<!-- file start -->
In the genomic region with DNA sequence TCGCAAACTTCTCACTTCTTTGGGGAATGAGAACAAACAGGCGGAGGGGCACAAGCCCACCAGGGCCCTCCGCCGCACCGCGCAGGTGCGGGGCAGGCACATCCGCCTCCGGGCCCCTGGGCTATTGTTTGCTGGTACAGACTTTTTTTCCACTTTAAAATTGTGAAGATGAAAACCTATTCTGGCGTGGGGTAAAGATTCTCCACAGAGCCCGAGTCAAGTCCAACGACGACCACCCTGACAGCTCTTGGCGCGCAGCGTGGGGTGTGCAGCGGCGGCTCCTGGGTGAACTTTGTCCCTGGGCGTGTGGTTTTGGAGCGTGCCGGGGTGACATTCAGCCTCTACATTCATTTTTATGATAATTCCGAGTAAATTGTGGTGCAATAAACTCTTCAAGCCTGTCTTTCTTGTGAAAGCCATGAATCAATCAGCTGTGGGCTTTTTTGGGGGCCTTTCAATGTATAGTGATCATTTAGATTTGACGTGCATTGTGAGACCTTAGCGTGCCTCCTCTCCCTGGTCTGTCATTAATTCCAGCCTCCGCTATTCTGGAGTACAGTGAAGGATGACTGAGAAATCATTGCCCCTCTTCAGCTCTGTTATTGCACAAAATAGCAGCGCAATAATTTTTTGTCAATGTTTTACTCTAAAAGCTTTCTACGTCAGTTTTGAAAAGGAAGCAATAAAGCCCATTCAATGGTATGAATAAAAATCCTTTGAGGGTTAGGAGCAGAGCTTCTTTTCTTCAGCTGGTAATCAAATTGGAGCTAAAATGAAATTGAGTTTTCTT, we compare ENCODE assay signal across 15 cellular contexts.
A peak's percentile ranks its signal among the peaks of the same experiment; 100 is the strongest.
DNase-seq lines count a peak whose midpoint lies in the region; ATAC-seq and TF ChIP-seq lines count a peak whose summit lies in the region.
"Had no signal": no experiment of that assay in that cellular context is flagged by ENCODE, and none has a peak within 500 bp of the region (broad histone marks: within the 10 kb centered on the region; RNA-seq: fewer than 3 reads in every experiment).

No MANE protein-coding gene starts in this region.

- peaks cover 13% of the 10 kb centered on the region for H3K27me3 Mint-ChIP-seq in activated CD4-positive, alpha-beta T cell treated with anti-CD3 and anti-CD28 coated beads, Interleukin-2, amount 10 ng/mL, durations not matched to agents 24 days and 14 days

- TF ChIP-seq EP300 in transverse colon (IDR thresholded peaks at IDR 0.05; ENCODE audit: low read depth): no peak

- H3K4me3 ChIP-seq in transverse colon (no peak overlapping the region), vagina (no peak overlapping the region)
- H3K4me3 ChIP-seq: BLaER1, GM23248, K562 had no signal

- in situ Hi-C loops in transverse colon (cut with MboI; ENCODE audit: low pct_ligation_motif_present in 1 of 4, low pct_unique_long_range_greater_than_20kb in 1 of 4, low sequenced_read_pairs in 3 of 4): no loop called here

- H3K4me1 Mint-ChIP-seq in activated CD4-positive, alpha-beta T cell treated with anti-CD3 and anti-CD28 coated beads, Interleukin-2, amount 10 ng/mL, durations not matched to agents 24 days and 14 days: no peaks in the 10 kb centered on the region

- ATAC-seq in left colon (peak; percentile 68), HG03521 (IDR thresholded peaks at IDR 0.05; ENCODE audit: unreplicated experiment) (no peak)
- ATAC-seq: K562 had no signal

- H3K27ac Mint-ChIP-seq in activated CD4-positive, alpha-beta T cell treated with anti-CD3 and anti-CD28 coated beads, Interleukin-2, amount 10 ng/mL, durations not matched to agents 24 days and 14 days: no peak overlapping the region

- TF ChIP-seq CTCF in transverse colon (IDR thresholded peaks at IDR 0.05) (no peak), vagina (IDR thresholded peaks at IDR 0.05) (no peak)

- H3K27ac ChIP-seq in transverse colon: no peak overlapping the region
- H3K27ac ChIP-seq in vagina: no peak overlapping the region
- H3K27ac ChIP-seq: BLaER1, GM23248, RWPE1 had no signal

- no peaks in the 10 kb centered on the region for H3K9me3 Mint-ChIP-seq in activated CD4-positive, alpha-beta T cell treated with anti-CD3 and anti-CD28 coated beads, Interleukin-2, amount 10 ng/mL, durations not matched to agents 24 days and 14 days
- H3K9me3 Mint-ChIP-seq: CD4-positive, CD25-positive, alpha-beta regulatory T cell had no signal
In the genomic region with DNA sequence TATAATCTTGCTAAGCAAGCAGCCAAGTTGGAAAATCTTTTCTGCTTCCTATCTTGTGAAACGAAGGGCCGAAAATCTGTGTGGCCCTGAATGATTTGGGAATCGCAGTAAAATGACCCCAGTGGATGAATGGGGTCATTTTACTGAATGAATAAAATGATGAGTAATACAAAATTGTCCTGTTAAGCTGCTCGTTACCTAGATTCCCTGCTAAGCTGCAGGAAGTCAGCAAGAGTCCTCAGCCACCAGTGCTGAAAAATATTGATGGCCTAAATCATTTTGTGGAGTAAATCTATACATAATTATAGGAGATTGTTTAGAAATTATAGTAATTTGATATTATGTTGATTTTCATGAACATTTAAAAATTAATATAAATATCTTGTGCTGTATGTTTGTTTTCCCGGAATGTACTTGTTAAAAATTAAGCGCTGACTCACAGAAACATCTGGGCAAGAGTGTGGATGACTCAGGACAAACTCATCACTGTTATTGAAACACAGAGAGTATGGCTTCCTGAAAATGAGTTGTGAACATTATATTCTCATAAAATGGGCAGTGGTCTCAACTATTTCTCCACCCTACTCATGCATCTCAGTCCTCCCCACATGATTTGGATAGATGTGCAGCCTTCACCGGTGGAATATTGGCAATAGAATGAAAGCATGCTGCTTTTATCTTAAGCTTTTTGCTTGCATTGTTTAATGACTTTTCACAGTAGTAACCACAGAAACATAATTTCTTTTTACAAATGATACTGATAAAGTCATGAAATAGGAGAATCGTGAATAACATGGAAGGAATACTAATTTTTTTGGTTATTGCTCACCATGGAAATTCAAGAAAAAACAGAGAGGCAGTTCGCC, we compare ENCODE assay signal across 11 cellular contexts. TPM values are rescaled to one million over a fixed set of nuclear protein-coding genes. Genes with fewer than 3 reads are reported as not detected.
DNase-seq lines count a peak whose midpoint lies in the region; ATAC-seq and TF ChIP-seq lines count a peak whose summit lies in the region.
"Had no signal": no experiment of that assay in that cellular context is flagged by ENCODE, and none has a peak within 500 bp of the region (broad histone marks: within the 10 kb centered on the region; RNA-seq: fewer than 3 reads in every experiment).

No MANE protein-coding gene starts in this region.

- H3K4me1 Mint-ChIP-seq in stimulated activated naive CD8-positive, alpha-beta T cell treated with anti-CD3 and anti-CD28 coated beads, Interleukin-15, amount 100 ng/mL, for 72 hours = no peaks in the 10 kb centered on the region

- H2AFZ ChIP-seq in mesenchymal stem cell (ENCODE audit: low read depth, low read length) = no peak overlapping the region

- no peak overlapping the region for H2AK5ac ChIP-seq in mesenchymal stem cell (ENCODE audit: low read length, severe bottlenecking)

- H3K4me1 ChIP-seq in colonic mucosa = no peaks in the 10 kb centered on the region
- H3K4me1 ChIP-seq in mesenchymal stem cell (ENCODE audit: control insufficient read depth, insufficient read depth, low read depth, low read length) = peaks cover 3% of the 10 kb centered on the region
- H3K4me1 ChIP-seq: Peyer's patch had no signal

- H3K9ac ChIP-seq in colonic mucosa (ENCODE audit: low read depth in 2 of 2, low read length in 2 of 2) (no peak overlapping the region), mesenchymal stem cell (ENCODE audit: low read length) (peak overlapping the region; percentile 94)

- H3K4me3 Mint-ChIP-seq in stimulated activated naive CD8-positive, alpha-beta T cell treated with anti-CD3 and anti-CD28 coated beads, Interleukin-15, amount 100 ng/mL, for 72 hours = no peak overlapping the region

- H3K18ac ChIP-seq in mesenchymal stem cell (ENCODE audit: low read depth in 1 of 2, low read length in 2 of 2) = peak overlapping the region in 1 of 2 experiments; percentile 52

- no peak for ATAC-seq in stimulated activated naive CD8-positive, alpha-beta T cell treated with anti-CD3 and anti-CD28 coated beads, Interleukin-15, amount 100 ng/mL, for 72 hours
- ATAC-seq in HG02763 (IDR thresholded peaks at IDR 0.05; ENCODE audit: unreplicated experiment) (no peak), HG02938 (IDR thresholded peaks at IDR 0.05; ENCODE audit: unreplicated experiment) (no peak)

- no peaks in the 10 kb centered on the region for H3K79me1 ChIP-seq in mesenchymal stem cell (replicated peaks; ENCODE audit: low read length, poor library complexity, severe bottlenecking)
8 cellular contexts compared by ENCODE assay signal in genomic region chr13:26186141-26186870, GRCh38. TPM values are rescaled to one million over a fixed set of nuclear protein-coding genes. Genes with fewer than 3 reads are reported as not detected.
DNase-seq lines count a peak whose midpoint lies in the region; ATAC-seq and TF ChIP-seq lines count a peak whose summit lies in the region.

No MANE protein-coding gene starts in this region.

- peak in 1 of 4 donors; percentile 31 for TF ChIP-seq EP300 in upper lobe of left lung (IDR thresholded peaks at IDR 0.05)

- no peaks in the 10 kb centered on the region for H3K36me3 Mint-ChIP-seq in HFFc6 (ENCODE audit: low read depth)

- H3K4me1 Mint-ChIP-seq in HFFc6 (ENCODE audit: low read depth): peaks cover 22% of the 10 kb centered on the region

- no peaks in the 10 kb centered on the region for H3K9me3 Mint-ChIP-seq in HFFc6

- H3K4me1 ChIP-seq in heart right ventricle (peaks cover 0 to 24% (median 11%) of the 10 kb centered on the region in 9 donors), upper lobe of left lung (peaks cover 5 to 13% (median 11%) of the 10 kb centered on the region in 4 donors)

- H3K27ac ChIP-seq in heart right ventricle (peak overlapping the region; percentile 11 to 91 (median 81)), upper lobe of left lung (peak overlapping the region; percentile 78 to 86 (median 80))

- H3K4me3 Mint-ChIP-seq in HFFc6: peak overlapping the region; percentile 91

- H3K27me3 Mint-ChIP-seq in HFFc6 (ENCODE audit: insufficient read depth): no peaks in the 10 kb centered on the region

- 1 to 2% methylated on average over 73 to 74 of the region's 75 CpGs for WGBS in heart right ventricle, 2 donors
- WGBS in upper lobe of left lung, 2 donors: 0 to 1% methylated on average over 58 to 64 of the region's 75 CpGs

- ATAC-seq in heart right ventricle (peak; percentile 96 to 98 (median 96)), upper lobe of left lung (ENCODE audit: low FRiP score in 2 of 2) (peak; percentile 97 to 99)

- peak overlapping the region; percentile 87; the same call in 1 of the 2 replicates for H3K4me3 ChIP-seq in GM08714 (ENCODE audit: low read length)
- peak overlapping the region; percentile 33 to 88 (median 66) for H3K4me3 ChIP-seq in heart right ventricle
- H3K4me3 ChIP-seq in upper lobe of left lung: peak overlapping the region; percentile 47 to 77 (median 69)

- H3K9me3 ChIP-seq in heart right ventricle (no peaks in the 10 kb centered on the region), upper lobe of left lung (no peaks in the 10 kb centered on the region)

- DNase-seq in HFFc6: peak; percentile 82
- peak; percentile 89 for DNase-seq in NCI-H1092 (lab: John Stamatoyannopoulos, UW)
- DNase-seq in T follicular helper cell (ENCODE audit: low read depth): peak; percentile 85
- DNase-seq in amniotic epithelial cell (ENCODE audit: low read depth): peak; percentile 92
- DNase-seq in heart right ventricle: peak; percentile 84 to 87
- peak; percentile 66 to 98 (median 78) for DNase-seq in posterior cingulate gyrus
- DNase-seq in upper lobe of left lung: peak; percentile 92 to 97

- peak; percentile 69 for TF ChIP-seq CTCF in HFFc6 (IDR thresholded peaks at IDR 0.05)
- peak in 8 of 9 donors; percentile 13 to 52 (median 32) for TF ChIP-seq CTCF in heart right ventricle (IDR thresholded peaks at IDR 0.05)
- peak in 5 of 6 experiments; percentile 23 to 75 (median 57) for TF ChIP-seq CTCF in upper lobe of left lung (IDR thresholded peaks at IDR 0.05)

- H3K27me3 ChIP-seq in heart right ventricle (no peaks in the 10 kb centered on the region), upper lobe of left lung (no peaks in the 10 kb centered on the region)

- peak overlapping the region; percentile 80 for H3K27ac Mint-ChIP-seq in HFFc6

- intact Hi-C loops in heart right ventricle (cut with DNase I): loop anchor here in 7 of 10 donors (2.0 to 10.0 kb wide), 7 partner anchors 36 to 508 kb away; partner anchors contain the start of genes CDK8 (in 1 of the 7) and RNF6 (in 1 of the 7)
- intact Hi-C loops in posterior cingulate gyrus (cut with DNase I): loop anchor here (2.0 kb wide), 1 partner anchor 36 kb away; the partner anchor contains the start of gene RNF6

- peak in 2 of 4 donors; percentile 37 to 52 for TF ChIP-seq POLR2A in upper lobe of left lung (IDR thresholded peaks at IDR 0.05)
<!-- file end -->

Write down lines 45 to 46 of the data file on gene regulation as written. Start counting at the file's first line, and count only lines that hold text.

- H3K27ac ChIP-seq in heart right ventricle (peak overlapping the region; percentile 11 to 91 (median 81)), upper lobe of left lung (peak overlapping the region; percentile 78 to 86 (median 80))

- H3K4me3 Mint-ChIP-seq in HFFc6: peak overlapping the region; percentile 91